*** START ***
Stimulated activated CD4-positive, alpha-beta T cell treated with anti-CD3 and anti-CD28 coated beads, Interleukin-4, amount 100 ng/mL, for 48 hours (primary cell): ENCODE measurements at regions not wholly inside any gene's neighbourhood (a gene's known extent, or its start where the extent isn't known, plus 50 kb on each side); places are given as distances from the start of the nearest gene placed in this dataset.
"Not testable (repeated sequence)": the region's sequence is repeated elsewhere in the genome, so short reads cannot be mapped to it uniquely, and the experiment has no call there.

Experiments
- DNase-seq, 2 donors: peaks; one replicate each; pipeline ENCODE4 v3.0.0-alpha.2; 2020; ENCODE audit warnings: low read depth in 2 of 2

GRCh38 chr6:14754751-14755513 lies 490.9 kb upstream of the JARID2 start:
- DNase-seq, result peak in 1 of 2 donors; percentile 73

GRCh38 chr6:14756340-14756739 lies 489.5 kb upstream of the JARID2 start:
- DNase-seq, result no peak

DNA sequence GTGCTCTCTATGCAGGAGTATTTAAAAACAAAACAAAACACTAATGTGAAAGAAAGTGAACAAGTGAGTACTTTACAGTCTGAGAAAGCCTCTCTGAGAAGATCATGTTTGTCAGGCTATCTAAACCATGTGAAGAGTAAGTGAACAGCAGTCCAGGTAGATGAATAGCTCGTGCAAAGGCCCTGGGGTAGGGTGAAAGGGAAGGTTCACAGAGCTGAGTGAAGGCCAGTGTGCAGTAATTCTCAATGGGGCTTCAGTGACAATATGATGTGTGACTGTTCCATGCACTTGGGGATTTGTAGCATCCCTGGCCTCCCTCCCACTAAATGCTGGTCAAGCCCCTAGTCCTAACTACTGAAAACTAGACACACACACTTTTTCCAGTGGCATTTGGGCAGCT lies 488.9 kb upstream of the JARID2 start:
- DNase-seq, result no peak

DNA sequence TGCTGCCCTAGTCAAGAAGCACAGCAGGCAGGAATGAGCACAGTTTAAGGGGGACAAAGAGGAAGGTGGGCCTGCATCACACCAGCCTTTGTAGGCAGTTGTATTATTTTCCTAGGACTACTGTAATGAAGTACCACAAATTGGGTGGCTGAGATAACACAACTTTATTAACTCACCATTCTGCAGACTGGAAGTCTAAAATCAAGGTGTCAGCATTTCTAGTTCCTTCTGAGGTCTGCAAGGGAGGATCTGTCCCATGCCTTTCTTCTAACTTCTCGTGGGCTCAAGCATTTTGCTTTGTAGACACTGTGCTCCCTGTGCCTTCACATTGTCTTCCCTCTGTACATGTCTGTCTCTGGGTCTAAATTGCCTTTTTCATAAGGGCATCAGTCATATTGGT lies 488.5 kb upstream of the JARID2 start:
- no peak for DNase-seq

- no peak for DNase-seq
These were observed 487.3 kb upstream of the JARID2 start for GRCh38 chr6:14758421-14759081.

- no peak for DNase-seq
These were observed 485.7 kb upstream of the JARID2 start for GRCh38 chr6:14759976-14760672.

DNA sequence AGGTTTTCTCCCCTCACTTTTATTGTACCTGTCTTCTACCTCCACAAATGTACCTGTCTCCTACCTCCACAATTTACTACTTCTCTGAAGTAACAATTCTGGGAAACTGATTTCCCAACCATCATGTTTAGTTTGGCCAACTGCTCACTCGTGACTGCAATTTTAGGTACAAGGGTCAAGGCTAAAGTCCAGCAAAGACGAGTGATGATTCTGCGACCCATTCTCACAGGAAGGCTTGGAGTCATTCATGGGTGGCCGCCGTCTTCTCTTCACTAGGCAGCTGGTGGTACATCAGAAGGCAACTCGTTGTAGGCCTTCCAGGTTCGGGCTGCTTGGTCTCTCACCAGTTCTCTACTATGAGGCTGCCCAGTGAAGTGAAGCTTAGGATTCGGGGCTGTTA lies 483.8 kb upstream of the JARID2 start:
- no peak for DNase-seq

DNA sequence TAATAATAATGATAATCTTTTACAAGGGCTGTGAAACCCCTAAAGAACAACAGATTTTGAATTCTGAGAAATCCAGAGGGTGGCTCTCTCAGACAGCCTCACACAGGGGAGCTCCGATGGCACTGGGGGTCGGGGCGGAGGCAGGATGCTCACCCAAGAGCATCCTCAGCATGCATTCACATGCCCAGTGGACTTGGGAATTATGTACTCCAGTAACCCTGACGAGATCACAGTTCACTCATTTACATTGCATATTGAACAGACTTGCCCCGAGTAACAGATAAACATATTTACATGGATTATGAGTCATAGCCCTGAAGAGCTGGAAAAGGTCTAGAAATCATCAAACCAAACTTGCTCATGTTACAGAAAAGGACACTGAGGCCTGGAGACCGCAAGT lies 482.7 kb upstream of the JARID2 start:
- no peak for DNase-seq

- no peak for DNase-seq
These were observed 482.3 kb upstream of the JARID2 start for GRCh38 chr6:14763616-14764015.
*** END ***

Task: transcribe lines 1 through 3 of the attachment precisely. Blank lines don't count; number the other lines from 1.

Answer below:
Stimulated activated CD4-positive, alpha-beta T cell treated with anti-CD3 and anti-CD28 coated beads, Interleukin-4, amount 100 ng/mL, for 48 hours (primary cell): ENCODE measurements at regions not wholly inside any gene's neighbourhood (a gene's known extent, or its start where the extent isn't known, plus 50 kb on each side); places are given as distances from the start of the nearest gene placed in this dataset.
"Not testable (repeated sequence)": the region's sequence is repeated elsewhere in the genome, so short reads cannot be mapped to it uniquely, and the experiment has no call there.

Experiments